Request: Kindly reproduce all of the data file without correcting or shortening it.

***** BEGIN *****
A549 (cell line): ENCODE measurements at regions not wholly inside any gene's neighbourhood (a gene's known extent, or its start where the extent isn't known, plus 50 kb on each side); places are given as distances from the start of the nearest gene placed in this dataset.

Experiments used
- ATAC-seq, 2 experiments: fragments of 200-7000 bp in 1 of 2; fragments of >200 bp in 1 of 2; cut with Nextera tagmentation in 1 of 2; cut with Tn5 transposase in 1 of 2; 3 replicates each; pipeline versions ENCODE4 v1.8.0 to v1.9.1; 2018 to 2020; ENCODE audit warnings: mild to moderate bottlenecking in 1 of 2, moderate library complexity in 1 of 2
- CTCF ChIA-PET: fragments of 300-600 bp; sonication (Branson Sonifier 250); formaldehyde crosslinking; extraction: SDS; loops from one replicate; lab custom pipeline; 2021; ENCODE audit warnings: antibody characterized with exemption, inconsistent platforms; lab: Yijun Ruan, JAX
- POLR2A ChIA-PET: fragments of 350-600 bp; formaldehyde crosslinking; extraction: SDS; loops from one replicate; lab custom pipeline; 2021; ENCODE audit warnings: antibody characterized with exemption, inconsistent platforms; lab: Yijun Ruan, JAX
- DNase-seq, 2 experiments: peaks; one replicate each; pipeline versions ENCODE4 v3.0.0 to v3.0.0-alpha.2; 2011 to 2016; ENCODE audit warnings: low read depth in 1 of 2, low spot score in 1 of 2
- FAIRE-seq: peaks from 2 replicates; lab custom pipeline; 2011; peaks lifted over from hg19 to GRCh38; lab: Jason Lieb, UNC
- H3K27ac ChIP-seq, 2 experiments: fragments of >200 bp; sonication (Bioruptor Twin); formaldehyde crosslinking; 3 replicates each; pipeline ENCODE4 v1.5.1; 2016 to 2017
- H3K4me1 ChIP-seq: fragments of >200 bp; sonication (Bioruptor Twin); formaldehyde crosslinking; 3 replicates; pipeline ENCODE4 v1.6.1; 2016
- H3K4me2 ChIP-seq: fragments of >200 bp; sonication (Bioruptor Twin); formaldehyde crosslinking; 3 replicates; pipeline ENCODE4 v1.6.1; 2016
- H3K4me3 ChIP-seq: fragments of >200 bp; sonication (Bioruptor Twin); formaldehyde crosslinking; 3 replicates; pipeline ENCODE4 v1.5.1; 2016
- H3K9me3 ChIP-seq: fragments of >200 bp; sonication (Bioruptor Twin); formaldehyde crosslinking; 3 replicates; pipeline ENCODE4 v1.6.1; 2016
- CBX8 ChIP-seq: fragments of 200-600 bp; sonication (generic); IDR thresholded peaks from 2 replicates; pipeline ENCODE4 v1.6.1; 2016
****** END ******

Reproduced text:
A549 (cell line): ENCODE measurements at regions not wholly inside any gene's neighbourhood (a gene's known extent, or its start where the extent isn't known, plus 50 kb on each side); places are given as distances from the start of the nearest gene placed in this dataset.

Experiments used
- ATAC-seq, 2 experiments: fragments of 200-7000 bp in 1 of 2; fragments of >200 bp in 1 of 2; cut with Nextera tagmentation in 1 of 2; cut with Tn5 transposase in 1 of 2; 3 replicates each; pipeline versions ENCODE4 v1.8.0 to v1.9.1; 2018 to 2020; ENCODE audit warnings: mild to moderate bottlenecking in 1 of 2, moderate library complexity in 1 of 2
- CTCF ChIA-PET: fragments of 300-600 bp; sonication (Branson Sonifier 250); formaldehyde crosslinking; extraction: SDS; loops from one replicate; lab custom pipeline; 2021; ENCODE audit warnings: antibody characterized with exemption, inconsistent platforms; lab: Yijun Ruan, JAX
- POLR2A ChIA-PET: fragments of 350-600 bp; formaldehyde crosslinking; extraction: SDS; loops from one replicate; lab custom pipeline; 2021; ENCODE audit warnings: antibody characterized with exemption, inconsistent platforms; lab: Yijun Ruan, JAX
- DNase-seq, 2 experiments: peaks; one replicate each; pipeline versions ENCODE4 v3.0.0 to v3.0.0-alpha.2; 2011 to 2016; ENCODE audit warnings: low read depth in 1 of 2, low spot score in 1 of 2
- FAIRE-seq: peaks from 2 replicates; lab custom pipeline; 2011; peaks lifted over from hg19 to GRCh38; lab: Jason Lieb, UNC
- H3K27ac ChIP-seq, 2 experiments: fragments of >200 bp; sonication (Bioruptor Twin); formaldehyde crosslinking; 3 replicates each; pipeline ENCODE4 v1.5.1; 2016 to 2017
- H3K4me1 ChIP-seq: fragments of >200 bp; sonication (Bioruptor Twin); formaldehyde crosslinking; 3 replicates; pipeline ENCODE4 v1.6.1; 2016
- H3K4me2 ChIP-seq: fragments of >200 bp; sonication (Bioruptor Twin); formaldehyde crosslinking; 3 replicates; pipeline ENCODE4 v1.6.1; 2016
- H3K4me3 ChIP-seq: fragments of >200 bp; sonication (Bioruptor Twin); formaldehyde crosslinking; 3 replicates; pipeline ENCODE4 v1.5.1; 2016
- H3K9me3 ChIP-seq: fragments of >200 bp; sonication (Bioruptor Twin); formaldehyde crosslinking; 3 replicates; pipeline ENCODE4 v1.6.1; 2016
- CBX8 ChIP-seq: fragments of 200-600 bp; sonication (generic); IDR thresholded peaks from 2 replicates; pipeline ENCODE4 v1.6.1; 2016